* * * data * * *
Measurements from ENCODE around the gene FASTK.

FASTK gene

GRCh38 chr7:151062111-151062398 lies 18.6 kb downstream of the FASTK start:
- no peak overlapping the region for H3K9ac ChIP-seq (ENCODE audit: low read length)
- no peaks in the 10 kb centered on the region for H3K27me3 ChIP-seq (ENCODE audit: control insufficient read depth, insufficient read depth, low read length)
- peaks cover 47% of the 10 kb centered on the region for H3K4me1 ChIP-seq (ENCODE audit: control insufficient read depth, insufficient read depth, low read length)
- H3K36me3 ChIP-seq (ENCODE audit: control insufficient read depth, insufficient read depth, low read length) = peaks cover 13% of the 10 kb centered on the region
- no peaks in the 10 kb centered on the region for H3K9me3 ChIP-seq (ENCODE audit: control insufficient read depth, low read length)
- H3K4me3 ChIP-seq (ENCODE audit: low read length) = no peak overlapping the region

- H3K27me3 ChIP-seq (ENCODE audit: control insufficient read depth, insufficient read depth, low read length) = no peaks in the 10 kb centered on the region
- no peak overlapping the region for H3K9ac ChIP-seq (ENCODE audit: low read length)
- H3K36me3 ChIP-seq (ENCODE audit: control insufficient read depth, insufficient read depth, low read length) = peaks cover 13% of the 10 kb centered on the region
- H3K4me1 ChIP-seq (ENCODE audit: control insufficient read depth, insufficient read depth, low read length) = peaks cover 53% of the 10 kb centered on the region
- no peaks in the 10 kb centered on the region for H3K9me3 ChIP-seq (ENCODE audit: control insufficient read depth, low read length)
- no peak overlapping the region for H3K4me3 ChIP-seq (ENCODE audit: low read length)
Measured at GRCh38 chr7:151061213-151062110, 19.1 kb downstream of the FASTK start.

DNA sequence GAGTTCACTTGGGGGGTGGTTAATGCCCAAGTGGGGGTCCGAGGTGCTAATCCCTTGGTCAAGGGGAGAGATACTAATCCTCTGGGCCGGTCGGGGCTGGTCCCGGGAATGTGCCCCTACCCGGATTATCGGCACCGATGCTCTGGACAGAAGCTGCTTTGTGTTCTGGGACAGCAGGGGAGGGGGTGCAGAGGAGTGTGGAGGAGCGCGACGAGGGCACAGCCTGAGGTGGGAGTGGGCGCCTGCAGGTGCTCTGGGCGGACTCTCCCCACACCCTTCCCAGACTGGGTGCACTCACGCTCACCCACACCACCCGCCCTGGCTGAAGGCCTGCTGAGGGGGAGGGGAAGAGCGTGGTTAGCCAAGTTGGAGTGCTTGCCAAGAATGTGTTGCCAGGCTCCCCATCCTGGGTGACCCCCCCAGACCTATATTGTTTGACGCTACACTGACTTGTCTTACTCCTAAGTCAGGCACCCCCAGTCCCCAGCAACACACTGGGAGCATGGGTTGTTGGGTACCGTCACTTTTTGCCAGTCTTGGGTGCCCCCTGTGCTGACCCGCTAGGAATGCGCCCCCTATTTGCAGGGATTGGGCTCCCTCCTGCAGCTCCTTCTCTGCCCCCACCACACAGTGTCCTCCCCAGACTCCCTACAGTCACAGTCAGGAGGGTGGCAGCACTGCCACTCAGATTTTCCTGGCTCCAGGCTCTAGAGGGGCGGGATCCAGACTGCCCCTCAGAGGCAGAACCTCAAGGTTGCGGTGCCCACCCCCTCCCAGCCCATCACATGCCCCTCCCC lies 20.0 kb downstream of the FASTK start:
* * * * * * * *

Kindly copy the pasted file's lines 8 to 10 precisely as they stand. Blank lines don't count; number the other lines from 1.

- no peaks in the 10 kb centered on the region for H3K9me3 ChIP-seq (ENCODE audit: control insufficient read depth, low read length)
- H3K4me3 ChIP-seq (ENCODE audit: low read length) = no peak overlapping the region

- H3K27me3 ChIP-seq (ENCODE audit: control insufficient read depth, insufficient read depth, low read length) = no peaks in the 10 kb centered on the region